It was not something you did for money.

Work, to Jesus, was not like that.

To Jesus, work was who he was. He was his work. He made no distinction between the work he did for God and who he was as a person.

We who live in the Kingdom and follow Jesus should also strive to be our work, as Jesus was his.


Today is my Sabbath. I’ve written before about how much I love the Sabbath. The Sabbath, of course, is our God-sanctioned day off from work. We need it and use it to rest from our labours. Keeping the Sabbath is also a Commandment. That means, not keeping the Sabbath is not an option. In keeping the Sabbath, we’re also to keep it holy, which means we’re not to devote our Sabbath day to profane (worldly) pursuits, including doing work for mammon.

I don’t always keep my Sabbath on the same day that most people keep theirs. Sometimes, I’m led by God to keep it on a different day, but the content of my Sabbath – regardless of the day I keep it – is still the same. Jesus says that the Sabbath was made for man, not man for the Sabbath, and I take him at his word. I keep the Sabbath when God guides me to keep it, and I keep it holy, as he instructed in his Commandment.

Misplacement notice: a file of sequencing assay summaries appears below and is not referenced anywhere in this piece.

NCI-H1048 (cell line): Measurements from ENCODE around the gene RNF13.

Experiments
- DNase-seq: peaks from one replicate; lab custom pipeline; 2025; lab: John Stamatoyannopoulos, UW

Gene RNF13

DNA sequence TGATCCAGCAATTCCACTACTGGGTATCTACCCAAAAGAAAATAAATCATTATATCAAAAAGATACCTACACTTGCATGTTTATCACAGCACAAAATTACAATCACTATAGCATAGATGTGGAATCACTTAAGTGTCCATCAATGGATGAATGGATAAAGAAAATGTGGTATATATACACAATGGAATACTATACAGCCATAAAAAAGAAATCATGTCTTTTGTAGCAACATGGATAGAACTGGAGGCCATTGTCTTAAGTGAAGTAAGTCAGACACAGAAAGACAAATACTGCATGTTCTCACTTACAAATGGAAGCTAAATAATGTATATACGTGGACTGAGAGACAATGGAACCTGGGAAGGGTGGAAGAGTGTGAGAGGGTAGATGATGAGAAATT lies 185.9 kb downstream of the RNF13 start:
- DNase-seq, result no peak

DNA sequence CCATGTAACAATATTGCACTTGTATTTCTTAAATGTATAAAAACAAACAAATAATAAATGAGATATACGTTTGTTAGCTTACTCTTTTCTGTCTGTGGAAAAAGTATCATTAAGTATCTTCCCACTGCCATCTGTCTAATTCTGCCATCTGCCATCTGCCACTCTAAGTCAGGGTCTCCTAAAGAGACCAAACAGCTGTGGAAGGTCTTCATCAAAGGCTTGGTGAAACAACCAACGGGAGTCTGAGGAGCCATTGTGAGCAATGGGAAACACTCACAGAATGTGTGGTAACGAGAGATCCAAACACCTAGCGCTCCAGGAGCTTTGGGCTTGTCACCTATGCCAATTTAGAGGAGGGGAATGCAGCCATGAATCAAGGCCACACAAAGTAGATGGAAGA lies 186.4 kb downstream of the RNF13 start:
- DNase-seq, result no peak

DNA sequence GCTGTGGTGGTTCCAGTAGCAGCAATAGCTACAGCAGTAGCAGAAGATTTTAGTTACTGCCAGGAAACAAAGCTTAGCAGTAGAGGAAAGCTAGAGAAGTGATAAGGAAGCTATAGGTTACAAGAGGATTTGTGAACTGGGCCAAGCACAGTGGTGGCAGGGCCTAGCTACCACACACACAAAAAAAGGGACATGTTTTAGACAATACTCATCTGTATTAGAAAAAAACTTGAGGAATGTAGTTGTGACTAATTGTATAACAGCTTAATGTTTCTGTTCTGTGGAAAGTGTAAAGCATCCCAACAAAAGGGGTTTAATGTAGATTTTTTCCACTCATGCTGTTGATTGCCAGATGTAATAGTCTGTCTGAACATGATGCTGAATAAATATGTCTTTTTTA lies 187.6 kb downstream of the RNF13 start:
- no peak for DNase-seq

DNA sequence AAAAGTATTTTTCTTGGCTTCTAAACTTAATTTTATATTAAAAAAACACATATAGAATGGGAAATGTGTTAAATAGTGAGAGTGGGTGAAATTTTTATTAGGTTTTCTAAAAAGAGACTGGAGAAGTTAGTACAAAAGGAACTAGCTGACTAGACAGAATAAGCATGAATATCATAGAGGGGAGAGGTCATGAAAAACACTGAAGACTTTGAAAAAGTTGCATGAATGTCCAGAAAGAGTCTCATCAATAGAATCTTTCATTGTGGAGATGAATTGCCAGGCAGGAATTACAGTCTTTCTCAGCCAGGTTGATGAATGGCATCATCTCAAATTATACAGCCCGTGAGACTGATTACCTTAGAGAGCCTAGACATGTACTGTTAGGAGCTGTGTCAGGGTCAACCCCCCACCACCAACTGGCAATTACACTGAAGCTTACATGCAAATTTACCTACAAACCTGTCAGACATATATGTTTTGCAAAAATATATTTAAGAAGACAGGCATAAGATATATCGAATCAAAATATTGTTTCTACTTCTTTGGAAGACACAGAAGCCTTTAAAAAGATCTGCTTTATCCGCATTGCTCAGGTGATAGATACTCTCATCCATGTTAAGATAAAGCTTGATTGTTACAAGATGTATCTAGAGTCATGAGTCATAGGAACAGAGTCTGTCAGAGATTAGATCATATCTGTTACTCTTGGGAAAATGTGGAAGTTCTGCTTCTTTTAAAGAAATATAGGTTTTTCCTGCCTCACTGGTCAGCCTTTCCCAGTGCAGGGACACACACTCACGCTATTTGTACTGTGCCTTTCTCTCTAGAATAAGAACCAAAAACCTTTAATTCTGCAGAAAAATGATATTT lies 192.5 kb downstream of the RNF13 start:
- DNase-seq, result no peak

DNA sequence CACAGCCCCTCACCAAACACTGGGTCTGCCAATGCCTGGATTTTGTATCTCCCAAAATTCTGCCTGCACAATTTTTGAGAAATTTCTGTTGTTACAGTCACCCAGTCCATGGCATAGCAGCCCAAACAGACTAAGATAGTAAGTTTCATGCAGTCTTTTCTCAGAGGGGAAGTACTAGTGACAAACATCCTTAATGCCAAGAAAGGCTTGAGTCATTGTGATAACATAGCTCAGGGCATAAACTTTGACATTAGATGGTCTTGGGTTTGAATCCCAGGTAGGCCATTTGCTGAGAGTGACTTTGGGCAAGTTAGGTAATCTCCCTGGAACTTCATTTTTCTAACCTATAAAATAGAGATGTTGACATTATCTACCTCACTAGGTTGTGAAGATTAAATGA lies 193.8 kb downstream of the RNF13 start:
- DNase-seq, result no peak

Jesus, however, was infamous for breaking the Sabbath, or so his detractors accused. Because he made no distinction between the work he did and who he was, Jesus worked on the Sabbath without breaking the Sabbath. Like priests, Jesus was actually obligated and expected to work on the Sabbath, as he frequently pointed out to his detractors.